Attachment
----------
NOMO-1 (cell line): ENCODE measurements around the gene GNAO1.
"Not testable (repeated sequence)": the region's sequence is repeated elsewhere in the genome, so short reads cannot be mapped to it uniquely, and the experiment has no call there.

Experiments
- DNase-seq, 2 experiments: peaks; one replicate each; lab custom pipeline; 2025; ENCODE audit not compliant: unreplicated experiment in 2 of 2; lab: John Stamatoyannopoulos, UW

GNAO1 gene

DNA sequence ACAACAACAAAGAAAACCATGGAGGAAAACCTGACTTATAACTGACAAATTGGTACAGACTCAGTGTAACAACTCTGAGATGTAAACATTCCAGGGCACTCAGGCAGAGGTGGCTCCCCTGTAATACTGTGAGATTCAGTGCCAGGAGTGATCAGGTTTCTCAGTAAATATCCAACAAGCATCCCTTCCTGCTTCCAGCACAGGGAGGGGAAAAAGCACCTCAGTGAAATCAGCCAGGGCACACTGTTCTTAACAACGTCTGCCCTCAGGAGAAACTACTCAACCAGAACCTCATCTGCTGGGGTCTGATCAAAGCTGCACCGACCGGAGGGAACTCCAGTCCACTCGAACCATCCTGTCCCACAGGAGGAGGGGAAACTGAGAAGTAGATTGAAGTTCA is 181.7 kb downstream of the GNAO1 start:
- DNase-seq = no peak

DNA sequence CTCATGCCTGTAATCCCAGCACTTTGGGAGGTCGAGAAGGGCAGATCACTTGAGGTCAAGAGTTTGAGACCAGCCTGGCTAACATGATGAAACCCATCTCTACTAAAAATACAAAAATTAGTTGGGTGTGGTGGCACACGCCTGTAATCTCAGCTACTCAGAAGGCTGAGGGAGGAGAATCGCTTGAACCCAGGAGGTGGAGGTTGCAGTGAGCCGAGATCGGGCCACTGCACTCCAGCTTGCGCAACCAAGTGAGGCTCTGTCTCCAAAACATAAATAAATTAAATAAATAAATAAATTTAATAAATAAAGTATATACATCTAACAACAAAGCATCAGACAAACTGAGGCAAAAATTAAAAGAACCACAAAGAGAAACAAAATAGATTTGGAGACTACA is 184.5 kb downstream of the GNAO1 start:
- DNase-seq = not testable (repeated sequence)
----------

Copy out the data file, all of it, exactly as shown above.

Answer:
NOMO-1 (cell line): ENCODE measurements around the gene GNAO1.
"Not testable (repeated sequence)": the region's sequence is repeated elsewhere in the genome, so short reads cannot be mapped to it uniquely, and the experiment has no call there.

Experiments
- DNase-seq, 2 experiments: peaks; one replicate each; lab custom pipeline; 2025; ENCODE audit not compliant: unreplicated experiment in 2 of 2; lab: John Stamatoyannopoulos, UW

GNAO1 gene

DNA sequence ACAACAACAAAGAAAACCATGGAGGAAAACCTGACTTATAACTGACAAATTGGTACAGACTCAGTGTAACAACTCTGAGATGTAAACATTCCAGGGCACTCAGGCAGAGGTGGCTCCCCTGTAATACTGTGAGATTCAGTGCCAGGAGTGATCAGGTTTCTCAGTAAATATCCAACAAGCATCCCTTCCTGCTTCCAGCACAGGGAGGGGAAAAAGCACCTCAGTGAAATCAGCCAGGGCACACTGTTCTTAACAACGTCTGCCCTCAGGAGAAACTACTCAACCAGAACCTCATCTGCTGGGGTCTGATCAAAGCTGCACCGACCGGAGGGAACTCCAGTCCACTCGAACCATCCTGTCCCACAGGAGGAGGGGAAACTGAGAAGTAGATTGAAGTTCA is 181.7 kb downstream of the GNAO1 start:
- DNase-seq = no peak

DNA sequence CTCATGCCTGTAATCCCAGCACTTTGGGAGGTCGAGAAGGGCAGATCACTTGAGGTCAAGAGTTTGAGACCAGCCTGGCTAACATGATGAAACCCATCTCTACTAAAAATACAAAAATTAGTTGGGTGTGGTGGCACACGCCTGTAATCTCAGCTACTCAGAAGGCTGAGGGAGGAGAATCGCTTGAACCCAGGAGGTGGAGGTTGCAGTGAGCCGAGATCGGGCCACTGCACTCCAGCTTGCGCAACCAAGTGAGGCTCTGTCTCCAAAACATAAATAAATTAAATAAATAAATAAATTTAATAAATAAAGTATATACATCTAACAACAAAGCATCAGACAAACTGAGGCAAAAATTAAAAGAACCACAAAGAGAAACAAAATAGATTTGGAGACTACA is 184.5 kb downstream of the GNAO1 start:
- DNase-seq = not testable (repeated sequence)